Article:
Lastly, that does seem like a nice bullet you show, and if you might want an alternate non gas check type at 240 grains, take a look at http://www.mastercastbullets.com/home.html

Mike will ship you 500 if that is all you might need, for the USPS small box flat rate cost, saving you about $8 over a lot of the competition, and nobody I have seen beats his satisfaction warranty.

bds
September 18, 2011, 05:15 PM
A new book (free pdf) by Glen Fryxell has some excellent chapters that cover gas-checked vs plain based lead bullet (chapter 10), leading (chapter 7) and the Keith SWC bullets (chapter 12) - http://www.thehighroad.org/showthread.php?t=615067

is there any reason not to use a gas check?
Here are some excerpts from the book as to why gas check may not be necessary for .357/.44 Magnum up to 1500 fps:

A GC allows one to shoot a somewhat softer bullet without leading, and this can be useful for getting cast bullets to expand at revolver velocities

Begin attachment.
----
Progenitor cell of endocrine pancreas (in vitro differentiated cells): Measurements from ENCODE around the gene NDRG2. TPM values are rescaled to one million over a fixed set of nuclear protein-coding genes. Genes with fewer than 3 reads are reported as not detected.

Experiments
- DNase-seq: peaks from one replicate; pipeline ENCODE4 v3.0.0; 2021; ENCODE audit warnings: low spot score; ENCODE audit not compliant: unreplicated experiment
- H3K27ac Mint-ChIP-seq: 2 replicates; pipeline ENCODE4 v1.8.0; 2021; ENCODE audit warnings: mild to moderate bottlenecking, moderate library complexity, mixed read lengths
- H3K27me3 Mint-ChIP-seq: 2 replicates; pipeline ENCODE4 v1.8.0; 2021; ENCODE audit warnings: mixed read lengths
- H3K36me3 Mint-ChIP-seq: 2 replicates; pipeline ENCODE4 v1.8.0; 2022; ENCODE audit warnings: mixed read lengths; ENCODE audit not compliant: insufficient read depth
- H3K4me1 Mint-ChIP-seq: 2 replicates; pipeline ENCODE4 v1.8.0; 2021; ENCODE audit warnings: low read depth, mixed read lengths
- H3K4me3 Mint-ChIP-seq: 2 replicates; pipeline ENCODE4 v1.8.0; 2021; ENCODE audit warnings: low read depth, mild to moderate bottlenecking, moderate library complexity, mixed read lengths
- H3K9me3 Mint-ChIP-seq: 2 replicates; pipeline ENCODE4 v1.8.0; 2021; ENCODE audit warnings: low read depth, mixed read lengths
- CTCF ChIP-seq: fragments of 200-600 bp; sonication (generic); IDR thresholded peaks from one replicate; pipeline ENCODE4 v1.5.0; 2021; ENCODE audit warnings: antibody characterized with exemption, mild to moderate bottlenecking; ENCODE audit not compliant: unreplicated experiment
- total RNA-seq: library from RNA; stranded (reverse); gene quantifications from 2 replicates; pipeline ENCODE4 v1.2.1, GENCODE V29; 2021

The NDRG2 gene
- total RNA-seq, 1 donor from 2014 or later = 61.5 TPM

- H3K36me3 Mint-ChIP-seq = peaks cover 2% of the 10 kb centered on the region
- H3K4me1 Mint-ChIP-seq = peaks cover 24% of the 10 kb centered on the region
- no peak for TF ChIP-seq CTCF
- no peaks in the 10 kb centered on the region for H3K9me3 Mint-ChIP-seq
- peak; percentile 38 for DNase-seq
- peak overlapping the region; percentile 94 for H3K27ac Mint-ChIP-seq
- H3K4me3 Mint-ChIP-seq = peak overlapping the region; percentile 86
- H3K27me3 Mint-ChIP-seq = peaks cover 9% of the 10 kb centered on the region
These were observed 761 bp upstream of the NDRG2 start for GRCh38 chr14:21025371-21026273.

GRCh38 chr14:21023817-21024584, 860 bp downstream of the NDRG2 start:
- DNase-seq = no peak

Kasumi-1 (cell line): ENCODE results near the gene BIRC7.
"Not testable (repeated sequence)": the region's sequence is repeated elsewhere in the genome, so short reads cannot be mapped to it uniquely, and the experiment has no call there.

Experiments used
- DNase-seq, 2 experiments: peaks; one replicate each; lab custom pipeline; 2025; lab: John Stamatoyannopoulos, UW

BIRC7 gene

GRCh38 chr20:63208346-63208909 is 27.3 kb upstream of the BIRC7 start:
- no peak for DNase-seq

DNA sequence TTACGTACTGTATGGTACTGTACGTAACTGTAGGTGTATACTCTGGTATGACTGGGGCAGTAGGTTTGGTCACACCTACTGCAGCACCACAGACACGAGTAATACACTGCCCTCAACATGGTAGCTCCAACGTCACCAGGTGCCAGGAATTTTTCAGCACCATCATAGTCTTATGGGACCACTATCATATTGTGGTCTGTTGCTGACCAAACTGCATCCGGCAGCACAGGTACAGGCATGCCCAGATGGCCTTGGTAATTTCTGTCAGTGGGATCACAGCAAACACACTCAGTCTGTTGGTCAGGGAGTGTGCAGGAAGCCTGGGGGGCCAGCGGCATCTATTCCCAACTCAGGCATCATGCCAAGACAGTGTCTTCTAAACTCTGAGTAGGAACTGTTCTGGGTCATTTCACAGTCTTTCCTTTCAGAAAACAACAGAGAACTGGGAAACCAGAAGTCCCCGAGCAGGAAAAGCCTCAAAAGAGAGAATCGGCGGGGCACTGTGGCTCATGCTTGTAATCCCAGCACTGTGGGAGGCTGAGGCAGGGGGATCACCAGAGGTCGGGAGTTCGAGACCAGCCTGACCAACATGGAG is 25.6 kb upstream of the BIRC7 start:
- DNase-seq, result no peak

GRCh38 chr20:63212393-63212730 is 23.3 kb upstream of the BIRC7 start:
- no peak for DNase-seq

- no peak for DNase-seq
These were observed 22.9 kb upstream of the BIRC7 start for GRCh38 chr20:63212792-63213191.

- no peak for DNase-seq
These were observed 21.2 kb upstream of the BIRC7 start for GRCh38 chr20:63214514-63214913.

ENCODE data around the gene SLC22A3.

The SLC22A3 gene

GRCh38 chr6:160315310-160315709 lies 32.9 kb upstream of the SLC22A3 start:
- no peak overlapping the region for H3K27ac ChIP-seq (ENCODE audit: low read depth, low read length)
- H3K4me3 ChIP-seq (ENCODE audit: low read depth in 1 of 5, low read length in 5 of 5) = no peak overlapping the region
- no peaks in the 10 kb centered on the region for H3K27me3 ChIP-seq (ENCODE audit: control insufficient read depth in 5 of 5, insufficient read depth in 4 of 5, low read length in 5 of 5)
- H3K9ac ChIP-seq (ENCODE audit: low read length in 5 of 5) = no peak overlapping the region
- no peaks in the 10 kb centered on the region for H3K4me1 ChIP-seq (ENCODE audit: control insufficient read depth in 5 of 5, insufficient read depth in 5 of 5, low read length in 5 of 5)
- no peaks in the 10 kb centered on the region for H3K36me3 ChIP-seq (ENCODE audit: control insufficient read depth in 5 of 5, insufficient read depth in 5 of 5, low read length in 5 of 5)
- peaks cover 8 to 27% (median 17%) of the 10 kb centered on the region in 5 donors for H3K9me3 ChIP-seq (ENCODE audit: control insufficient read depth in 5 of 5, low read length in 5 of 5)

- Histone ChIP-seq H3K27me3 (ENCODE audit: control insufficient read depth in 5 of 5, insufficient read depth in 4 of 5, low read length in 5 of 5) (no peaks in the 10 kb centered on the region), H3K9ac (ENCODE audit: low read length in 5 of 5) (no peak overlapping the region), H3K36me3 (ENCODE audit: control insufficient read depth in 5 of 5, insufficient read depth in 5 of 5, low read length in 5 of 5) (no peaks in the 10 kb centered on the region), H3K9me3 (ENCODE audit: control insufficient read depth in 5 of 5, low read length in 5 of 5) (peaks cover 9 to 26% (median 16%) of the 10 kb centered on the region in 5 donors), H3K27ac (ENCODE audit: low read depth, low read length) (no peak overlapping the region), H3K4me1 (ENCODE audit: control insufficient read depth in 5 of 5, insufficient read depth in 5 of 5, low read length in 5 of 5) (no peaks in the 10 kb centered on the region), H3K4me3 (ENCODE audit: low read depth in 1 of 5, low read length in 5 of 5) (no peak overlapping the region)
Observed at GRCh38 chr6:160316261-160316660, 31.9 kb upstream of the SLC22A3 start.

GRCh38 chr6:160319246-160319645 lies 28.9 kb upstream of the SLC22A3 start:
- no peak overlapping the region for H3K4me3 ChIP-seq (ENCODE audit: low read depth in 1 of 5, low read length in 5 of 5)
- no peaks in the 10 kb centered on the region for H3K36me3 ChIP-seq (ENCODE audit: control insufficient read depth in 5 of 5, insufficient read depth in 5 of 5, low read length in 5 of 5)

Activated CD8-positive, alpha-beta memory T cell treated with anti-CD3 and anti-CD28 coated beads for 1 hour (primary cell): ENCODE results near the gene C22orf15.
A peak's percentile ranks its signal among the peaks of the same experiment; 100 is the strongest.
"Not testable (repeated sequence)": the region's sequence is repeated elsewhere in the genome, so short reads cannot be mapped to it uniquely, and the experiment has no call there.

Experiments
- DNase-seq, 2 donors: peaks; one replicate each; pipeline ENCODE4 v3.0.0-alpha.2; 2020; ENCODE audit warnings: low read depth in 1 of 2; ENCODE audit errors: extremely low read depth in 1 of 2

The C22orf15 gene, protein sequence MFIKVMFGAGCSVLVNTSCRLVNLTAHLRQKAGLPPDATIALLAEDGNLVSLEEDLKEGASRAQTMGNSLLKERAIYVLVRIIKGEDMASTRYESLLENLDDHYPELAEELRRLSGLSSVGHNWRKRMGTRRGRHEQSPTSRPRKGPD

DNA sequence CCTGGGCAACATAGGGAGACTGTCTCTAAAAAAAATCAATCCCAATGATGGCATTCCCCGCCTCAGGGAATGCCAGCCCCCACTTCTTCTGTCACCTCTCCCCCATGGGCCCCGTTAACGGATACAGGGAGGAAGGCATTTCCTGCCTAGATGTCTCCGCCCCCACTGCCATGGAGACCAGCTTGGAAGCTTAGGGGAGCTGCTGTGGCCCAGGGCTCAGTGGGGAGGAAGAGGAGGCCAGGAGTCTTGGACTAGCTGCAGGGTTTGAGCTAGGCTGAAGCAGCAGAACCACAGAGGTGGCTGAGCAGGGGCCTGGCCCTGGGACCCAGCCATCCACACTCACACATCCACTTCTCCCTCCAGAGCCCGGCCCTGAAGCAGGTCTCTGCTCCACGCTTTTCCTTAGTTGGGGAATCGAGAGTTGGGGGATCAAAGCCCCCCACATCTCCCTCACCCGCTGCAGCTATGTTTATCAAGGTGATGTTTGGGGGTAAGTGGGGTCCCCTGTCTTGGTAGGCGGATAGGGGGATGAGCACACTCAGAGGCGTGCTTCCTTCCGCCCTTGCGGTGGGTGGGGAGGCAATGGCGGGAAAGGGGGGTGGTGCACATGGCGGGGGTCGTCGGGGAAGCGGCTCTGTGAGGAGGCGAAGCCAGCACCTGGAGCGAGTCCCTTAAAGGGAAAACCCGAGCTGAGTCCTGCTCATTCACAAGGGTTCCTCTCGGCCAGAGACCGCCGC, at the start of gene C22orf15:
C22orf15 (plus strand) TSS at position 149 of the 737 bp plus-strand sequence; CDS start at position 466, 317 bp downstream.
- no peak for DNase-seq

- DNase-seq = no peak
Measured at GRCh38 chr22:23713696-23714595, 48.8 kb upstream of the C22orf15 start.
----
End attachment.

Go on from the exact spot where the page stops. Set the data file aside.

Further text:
... if you are using an alloy with a hardness of at least 11 BHN, any leading you observe is not caused by the alloy being too soft. Remember, Elmer Keith used the Lyman 429421 cast of 16-1 with a BHN of about 11 for the .44 Magnum.

Sharpe and Keith cast their .357 bullets with a BHN of 10-12, used quality bullet lubes, and had no problems with leading. The same is true today. But, the seeds of suspicion had been planted...

A common mis-conception is that if you drive a PB [lead] cast bullet faster than about 1000 fps, horrendous leading will result, and the sixgunner won't be able to hit a barn from the inside. This just flat ain't true, folks! This "old-wives tale" is simply a hold-over from the reputation that the original .357 Magnum factory ammo had for leading (and remember, that was due to extremely soft bullets and poor lube quality). PB [lead] bullets can be driven considerably faster than 1000 fps with no leading whatsoever, all day long.